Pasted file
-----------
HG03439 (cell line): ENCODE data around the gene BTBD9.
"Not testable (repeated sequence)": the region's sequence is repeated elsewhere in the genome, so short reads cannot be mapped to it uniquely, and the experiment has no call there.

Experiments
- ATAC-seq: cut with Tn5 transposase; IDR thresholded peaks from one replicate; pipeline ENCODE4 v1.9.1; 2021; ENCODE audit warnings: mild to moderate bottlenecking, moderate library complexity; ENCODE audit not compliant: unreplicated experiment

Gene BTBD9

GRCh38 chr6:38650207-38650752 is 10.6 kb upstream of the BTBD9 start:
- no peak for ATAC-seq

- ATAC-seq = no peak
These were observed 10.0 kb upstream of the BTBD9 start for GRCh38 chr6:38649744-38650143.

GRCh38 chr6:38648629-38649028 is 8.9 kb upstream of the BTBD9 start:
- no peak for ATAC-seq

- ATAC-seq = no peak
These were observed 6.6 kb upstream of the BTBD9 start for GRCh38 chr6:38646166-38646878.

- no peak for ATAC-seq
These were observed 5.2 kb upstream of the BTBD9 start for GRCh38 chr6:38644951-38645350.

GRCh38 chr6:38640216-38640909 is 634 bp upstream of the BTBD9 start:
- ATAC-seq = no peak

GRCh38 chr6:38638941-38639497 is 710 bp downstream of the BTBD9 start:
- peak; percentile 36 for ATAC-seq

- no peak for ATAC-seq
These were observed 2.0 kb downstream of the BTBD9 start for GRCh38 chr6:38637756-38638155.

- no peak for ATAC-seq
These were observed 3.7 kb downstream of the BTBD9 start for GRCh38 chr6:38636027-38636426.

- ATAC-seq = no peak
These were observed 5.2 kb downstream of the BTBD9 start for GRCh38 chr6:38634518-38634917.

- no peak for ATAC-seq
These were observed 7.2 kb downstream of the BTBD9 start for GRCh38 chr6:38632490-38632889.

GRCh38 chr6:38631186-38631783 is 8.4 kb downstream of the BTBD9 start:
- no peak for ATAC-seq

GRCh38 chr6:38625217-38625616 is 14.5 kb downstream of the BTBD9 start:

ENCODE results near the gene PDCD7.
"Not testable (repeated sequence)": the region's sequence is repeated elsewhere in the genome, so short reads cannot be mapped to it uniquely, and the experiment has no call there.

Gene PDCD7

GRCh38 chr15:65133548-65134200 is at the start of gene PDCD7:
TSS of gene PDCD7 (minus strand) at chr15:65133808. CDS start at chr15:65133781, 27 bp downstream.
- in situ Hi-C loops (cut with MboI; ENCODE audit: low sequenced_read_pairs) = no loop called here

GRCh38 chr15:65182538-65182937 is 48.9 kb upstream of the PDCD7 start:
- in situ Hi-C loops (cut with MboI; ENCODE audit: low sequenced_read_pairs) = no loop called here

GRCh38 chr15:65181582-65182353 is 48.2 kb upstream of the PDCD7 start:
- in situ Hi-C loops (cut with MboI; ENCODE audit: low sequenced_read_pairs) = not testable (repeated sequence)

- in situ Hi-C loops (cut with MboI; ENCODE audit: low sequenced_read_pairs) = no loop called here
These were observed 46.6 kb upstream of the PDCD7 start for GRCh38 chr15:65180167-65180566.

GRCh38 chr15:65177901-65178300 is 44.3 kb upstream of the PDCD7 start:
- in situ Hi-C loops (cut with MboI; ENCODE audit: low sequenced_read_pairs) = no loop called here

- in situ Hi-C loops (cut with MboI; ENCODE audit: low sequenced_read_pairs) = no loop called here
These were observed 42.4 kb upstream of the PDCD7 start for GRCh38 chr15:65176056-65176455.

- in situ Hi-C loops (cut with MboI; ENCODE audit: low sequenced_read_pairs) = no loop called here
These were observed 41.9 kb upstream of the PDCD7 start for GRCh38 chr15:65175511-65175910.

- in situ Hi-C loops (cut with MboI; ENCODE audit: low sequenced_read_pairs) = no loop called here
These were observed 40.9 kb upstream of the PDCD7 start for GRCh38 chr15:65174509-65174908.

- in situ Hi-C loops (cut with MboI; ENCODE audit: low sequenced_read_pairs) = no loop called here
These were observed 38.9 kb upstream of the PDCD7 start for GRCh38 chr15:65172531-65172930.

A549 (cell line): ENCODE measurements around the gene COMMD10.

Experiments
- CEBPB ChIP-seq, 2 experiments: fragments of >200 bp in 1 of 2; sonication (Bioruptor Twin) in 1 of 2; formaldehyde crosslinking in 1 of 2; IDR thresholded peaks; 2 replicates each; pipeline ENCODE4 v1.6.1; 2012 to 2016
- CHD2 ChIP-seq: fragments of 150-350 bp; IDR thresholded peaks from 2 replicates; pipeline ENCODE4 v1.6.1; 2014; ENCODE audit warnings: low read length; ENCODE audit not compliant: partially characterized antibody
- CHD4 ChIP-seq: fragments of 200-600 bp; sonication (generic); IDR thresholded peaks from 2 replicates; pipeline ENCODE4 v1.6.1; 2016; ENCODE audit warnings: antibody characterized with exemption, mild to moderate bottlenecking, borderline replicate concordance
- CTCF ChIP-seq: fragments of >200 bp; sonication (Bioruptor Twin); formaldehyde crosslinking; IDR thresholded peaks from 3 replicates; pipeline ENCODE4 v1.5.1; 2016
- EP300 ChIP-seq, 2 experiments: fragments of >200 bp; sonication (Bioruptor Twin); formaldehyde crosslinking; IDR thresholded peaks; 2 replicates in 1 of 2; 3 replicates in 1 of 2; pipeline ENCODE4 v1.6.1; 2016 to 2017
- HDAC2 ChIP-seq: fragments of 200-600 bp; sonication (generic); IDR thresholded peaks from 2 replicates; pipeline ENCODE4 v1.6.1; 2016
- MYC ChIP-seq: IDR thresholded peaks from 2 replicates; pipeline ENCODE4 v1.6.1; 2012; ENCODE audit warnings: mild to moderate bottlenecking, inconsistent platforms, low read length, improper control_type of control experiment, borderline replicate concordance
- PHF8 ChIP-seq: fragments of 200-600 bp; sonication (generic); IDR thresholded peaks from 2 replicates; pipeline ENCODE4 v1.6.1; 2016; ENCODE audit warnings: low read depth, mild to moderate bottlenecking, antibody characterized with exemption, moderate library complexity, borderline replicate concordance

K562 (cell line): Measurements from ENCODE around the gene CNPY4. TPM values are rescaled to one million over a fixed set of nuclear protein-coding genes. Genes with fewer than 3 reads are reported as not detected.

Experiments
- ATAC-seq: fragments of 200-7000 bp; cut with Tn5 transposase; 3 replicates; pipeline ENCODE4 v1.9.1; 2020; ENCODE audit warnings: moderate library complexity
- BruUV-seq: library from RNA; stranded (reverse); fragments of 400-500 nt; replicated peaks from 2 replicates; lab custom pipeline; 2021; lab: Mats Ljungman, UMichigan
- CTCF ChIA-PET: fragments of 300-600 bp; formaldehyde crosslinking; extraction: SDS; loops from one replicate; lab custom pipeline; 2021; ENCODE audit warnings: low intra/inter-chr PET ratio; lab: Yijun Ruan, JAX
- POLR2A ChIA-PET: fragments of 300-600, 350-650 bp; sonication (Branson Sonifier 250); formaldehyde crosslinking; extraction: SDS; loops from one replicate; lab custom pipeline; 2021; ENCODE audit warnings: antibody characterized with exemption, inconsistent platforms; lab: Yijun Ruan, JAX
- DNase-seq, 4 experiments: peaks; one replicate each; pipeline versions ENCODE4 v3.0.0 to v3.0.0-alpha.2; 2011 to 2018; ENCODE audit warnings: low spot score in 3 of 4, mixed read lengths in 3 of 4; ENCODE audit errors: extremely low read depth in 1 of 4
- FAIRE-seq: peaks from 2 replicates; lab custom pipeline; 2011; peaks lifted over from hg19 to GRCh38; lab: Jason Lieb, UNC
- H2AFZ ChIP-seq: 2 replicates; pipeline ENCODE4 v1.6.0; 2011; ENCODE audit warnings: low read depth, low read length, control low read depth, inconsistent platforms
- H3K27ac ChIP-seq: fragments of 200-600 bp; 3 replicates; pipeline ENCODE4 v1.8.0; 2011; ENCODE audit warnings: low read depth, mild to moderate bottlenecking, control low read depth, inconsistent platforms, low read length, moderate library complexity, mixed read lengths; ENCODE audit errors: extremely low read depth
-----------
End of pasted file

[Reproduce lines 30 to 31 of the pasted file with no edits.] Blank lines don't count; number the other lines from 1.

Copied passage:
GRCh38 chr6:38625217-38625616 is 14.5 kb downstream of the BTBD9 start:

ENCODE results near the gene PDCD7.